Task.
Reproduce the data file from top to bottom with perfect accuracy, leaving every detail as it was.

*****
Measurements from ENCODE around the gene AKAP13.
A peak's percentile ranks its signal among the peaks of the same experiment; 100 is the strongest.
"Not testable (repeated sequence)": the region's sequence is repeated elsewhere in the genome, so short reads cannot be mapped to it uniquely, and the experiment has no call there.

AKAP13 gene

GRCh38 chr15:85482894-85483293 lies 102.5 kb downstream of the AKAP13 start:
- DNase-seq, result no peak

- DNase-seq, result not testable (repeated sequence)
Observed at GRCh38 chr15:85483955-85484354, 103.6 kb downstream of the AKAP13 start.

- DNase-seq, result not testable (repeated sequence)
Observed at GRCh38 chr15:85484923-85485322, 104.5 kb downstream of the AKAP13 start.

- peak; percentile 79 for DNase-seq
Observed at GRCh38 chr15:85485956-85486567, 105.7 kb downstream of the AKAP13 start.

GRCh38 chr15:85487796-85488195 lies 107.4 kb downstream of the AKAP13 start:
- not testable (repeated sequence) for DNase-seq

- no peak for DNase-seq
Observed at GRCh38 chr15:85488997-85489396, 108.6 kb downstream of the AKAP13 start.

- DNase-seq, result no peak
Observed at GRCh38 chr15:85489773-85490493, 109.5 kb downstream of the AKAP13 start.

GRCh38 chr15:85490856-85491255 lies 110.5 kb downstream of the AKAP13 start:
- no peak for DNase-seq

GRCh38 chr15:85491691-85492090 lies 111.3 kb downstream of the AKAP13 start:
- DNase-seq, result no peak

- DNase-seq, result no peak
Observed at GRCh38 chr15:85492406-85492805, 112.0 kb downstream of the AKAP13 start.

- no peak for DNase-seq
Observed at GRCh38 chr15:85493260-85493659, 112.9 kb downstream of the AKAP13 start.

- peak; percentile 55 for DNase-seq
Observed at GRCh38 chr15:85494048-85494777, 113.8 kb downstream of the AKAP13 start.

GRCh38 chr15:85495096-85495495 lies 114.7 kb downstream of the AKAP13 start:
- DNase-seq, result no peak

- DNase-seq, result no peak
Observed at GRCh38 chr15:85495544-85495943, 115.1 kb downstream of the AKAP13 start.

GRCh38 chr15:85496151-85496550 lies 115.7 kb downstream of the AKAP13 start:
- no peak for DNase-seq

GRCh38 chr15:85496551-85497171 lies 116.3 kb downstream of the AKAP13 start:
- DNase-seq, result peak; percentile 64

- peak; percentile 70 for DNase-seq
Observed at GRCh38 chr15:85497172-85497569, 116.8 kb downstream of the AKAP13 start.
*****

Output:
Measurements from ENCODE around the gene AKAP13.
A peak's percentile ranks its signal among the peaks of the same experiment; 100 is the strongest.
"Not testable (repeated sequence)": the region's sequence is repeated elsewhere in the genome, so short reads cannot be mapped to it uniquely, and the experiment has no call there.

AKAP13 gene

GRCh38 chr15:85482894-85483293 lies 102.5 kb downstream of the AKAP13 start:
- DNase-seq, result no peak

- DNase-seq, result not testable (repeated sequence)
Observed at GRCh38 chr15:85483955-85484354, 103.6 kb downstream of the AKAP13 start.

- DNase-seq, result not testable (repeated sequence)
Observed at GRCh38 chr15:85484923-85485322, 104.5 kb downstream of the AKAP13 start.

- peak; percentile 79 for DNase-seq
Observed at GRCh38 chr15:85485956-85486567, 105.7 kb downstream of the AKAP13 start.

GRCh38 chr15:85487796-85488195 lies 107.4 kb downstream of the AKAP13 start:
- not testable (repeated sequence) for DNase-seq

- no peak for DNase-seq
Observed at GRCh38 chr15:85488997-85489396, 108.6 kb downstream of the AKAP13 start.

- DNase-seq, result no peak
Observed at GRCh38 chr15:85489773-85490493, 109.5 kb downstream of the AKAP13 start.

GRCh38 chr15:85490856-85491255 lies 110.5 kb downstream of the AKAP13 start:
- no peak for DNase-seq

GRCh38 chr15:85491691-85492090 lies 111.3 kb downstream of the AKAP13 start:
- DNase-seq, result no peak

- DNase-seq, result no peak
Observed at GRCh38 chr15:85492406-85492805, 112.0 kb downstream of the AKAP13 start.

- no peak for DNase-seq
Observed at GRCh38 chr15:85493260-85493659, 112.9 kb downstream of the AKAP13 start.

- peak; percentile 55 for DNase-seq
Observed at GRCh38 chr15:85494048-85494777, 113.8 kb downstream of the AKAP13 start.

GRCh38 chr15:85495096-85495495 lies 114.7 kb downstream of the AKAP13 start:
- DNase-seq, result no peak

- DNase-seq, result no peak
Observed at GRCh38 chr15:85495544-85495943, 115.1 kb downstream of the AKAP13 start.

GRCh38 chr15:85496151-85496550 lies 115.7 kb downstream of the AKAP13 start:
- no peak for DNase-seq

GRCh38 chr15:85496551-85497171 lies 116.3 kb downstream of the AKAP13 start:
- DNase-seq, result peak; percentile 64

- peak; percentile 70 for DNase-seq
Observed at GRCh38 chr15:85497172-85497569, 116.8 kb downstream of the AKAP13 start.